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Michael Flynn's Sentencing For Lying To FBI Postponed

WASHINGTON (CBS News/CBSLA) -- In a surprise development, former National Security Adviser Michael Flynn's sentence has been delayed after his lawyers took up Judge Emmet Sullivan on his repeated offers to do so. Flynn was in court in Washington, D.C. Tuesday morning to be sentenced for lying to the FBI about conversations he had with Russian Envoy Sergey Kislyak.

Judge Sullivan scheduled a status hearing for March 13. The delay will now give Flynn the opportunity to cooperate further with the government, especially given the harsh words Sullivan had for Flynn during the hearing. At one point, he wondered whether Flynn could be charged for treason.

"Arguably, you sold your country out. The court's going to consider all that," Judge Sullivan told Flynn. "But I'm not hiding my disgust, my disdain for this criminal offense."

Former National Security Advisor Michael Flynn Sentenced After Pleading Guilty To Lying To FBI
Former White House National Security Advisor Michael Flynn (L) and his wife Lori Andrade arrive at the Prettyman Federal Courthouse before he is sentenced in U.S. District Court for lying to the FBI about his communication with former Russian Ambassador Sergey Kislyak Dec. 18, 2018, in Washington, D.C. (Chip Somodevilla/Getty Images)

In Tuesday's hearing, Sullivan asked Flynn a series of questions about his guilty plea before discussing his sentence, and he focused on a complaint raised by Flynn's attorneys in their sentencing recommendation -- that Flynn had not been notified that lying to the FBI is a crime prior to his January 2017 FBI interview.

"Do you challenge the circumstances by which you were interviewed by the FBI?" Sullivan asked him Tuesday. "No," Flynn responded.

The judge asked Flynn whether he had been aware that lying to FBI was a crime.

"I was aware," Flynn said.

"I'm going to be frank with you — this crime is very serious," Sullivan told Flynn.

He noted that the crimes had been committed by a high-level security official, "in the West Wing" of the White House. The judge also said he would take Flynn's 33 years of military service into consideration, but he expressed dismay that "all along, you were an unregistered agent of a foreign country while serving as the national security adviser to the United States."

Sullivan was referring to Flynn's links to Turkish President Recep Tayyip Erdogan's government and his late registration as a foreign agent with the Justice Department.

In December of 2017, Flynn plead guilty to lying to the FBI. The special counsel's office has recommended that Flynn receive zero to six months of incarceration due to his "substantial assistance" in the investigation. He met with the special counsel 19 times as part of his agreement to cooperate with the government in its investigation into Russian meddling in the 2016 presidential election. The special counsel says Flynn has been cooperating in "several ongoing investigations." Flynn helped government investigators on a "range of issues, including interactions between individuals in the Presidential Transition Team and Russia."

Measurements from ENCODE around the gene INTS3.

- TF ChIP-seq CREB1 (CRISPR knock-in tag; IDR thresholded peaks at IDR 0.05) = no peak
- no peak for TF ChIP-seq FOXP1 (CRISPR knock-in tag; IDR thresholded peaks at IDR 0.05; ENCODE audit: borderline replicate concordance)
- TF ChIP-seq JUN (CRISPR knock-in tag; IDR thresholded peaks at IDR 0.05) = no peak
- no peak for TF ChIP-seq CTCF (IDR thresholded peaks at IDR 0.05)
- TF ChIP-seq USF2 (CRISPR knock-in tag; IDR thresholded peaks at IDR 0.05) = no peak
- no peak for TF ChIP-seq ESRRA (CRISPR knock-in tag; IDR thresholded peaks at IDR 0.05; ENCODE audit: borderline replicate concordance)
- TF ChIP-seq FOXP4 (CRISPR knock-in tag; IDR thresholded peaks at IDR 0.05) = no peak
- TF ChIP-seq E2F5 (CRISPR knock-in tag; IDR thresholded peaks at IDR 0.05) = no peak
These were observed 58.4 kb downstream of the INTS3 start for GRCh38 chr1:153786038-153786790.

President Trump tweeted about Flynn's sentencing Tuesday:

"Good luck today in court to General Michael Flynn. Will be interesting to see what he has to say, despite tremendous pressure being put on him, about Russian Collusion in our great and, obviously, highly successful political campaign. There was no Collusion!"

This all comes after the Justice Department unsealed an indictment Monday which revealed that a 66-year-old San Juan Capistrano man -- a Turkish national and business associate of Flynn -- has been charged by federal prosecutors with working as an illegal agent on behalf of the Turkish government.

Bijan Rafiekian, also known as Bijan Kian, was charged with conspiracy, acting in the United States as illegal agents of the government of Turkey, and making false statements to the FBI.

Also charged in the indictment was 41-year-old Kamil Ekim Alptekin of Istanbul.

According to the Justice Department, the two men attempted to "covertly influence U.S. politicians and public opinion" against a Turkish citizen. The Justice Department did not name the citizen, but it is believed to be the exiled imam Fethullah Gulen, CBS News reports.

Gulen lives in Pennsylvania as a political exile and has been blamed by Turkey for the failed coup attempt in July 2016 against Turkish president Recep Tayyip Erdogan. Erdogan has been attempting to extradite Gulen ever since.

The indictment alleges the plot included using a company founded by Kian and an individual identified only as "Person A," believed to be Flynn. The indictment notes that Kian was vice chairman of Flynn's business group, the Flynn Intel Group, which is referred to in the indictment as Company A, CBS News reports.

Flynn is not identified by name anywhere in the indictment.

According to the indictment, the scheme included using a Dutch company owned by Alptekin to appear to be the "client" of Company A, and to pay the company's fee of $600,000, which was to be paid in three installments. Alptekin allegedly made the payments from an account in Turkey.

If convicted, Rafiekian faces a maximum penalty of five years in prison for the conspiracy charge, and 10 years in prison for the charge of acting as an agent of a foreign government.

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